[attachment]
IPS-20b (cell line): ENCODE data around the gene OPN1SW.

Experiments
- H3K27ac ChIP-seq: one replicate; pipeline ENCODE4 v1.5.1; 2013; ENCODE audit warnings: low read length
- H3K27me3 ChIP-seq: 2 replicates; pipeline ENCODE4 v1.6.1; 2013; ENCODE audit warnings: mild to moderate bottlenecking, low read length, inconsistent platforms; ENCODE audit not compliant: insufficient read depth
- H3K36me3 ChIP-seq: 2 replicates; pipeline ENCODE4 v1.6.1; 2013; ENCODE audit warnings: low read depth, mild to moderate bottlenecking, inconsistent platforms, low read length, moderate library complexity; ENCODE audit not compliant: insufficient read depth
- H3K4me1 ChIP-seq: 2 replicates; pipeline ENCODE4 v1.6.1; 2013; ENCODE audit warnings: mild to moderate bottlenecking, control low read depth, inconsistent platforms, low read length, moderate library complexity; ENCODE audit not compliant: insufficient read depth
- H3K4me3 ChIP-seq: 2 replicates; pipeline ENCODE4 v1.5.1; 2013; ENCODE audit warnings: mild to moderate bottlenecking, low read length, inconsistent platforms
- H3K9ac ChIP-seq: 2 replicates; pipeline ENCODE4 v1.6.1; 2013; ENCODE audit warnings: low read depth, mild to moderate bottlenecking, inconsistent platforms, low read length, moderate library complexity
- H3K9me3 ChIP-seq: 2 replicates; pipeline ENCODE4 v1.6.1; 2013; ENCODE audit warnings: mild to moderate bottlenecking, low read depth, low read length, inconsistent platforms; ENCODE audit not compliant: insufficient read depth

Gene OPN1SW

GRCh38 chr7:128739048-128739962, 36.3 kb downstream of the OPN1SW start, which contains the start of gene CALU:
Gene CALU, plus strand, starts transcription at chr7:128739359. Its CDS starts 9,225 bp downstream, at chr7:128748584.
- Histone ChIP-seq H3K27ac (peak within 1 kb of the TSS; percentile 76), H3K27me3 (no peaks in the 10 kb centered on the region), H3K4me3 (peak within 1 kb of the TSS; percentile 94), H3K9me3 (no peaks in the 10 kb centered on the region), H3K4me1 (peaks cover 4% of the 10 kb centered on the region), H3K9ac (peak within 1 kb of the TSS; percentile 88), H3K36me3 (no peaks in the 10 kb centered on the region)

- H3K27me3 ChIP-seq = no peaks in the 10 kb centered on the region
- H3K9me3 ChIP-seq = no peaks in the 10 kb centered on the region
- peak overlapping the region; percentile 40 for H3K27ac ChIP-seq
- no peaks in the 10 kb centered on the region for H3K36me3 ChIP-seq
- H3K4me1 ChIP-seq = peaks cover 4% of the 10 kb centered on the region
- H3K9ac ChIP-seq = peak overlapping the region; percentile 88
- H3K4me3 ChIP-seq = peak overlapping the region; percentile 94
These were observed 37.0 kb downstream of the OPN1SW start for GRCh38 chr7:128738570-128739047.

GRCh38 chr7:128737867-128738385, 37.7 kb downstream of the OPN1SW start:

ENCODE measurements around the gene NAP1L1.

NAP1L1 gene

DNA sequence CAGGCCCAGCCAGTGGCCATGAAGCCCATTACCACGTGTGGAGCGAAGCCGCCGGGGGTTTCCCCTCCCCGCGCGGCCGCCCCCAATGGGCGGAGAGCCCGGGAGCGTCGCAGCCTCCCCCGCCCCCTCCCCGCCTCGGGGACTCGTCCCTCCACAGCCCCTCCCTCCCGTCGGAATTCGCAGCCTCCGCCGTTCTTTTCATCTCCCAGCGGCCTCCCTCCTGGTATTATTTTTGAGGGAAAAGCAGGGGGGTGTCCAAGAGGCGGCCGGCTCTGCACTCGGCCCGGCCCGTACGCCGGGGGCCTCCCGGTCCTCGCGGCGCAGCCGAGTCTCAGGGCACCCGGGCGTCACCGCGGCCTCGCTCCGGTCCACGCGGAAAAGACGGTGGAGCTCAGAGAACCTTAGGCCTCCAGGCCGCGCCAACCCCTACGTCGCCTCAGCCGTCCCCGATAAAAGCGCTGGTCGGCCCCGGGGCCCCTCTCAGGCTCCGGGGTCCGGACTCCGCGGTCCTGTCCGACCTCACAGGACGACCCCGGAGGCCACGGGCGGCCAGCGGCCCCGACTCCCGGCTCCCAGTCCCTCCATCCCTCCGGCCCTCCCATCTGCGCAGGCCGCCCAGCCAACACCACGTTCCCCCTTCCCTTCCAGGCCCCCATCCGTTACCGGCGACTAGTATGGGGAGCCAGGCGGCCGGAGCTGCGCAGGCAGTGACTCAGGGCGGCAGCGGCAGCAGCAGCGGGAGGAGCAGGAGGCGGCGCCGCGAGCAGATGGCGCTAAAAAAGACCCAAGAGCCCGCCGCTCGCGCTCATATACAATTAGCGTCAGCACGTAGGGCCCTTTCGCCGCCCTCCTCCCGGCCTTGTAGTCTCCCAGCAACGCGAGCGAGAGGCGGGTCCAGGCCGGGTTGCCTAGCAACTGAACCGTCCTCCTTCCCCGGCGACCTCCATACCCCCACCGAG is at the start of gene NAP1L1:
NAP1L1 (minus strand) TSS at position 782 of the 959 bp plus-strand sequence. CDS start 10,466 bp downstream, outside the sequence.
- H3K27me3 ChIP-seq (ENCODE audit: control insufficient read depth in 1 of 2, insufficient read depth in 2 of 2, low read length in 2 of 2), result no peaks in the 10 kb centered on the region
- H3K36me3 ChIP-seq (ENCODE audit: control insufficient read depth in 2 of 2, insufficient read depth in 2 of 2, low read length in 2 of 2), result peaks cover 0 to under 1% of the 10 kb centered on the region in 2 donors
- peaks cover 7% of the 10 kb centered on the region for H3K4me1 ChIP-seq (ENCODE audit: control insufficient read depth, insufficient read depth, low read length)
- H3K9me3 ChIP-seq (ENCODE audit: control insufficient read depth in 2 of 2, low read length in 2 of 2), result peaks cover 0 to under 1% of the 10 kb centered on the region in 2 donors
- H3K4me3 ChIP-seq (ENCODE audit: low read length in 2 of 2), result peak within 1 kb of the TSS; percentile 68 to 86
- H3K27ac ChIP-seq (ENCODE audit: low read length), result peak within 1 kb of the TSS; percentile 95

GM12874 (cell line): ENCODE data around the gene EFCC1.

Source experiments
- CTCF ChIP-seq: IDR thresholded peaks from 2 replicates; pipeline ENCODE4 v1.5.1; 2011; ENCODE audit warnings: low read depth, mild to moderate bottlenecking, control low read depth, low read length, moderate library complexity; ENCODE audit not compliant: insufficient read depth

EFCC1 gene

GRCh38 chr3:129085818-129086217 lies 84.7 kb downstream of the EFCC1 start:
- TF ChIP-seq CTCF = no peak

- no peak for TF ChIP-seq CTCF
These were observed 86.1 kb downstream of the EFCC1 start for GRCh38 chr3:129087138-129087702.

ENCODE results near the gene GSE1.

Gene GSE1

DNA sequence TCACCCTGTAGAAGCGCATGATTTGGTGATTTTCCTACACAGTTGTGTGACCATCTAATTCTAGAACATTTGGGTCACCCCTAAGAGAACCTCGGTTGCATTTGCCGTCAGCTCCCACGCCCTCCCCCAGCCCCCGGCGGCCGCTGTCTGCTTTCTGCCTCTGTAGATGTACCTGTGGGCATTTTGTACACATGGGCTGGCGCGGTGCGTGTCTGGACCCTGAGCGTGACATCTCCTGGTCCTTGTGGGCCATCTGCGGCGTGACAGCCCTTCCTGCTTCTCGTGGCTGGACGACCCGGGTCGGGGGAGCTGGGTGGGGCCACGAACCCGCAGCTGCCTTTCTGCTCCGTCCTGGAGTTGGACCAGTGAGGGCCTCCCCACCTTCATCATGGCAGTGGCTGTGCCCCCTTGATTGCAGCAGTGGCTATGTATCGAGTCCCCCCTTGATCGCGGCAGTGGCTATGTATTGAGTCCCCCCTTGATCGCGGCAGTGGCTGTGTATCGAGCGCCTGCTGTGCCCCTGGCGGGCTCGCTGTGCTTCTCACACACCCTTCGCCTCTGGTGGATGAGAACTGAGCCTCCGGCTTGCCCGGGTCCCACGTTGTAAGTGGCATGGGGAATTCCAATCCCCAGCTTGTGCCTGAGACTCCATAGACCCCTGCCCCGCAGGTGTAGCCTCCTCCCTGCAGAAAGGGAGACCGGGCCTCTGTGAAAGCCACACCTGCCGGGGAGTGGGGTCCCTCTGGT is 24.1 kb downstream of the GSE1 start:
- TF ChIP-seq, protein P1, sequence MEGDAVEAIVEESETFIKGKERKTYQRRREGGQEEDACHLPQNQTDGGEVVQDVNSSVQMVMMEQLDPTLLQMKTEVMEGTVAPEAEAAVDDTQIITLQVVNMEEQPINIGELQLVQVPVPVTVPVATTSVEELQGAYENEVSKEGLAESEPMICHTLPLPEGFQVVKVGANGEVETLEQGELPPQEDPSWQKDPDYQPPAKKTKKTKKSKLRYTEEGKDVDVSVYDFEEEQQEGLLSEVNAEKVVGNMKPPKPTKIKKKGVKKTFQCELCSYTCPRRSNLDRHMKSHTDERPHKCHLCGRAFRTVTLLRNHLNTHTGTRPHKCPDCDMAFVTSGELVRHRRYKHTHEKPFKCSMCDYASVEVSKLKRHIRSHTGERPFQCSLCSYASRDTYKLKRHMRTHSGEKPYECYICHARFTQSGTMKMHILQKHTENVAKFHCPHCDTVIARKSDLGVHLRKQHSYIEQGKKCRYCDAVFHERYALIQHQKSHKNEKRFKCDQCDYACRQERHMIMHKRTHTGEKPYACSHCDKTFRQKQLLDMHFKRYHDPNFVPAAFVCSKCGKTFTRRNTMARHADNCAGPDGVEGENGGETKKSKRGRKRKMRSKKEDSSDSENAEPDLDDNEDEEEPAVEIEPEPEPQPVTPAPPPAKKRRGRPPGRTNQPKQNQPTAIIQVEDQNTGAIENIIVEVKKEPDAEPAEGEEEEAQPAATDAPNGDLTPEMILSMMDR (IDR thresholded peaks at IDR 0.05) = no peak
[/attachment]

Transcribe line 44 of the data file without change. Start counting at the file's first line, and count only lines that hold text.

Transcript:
- TF ChIP-seq, protein P1, sequence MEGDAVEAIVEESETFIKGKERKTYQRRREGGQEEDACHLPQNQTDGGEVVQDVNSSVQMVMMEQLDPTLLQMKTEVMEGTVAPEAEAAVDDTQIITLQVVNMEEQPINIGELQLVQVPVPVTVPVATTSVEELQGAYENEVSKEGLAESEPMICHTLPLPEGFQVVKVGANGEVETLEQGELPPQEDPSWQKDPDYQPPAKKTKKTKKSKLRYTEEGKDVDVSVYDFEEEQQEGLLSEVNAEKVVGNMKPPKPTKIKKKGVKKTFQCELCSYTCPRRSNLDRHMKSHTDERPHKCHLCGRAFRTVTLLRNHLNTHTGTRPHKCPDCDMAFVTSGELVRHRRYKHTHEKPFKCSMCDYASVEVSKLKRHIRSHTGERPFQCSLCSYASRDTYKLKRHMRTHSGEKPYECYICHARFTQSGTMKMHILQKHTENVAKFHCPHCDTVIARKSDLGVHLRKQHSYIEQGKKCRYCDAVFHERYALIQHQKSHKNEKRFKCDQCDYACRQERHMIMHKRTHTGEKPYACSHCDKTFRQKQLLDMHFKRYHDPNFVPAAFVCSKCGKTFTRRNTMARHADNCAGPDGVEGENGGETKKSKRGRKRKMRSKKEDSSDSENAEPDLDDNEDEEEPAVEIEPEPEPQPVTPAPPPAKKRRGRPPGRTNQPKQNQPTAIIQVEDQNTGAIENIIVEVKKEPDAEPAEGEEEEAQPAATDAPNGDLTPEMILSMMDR (IDR thresholded peaks at IDR 0.05) = no peak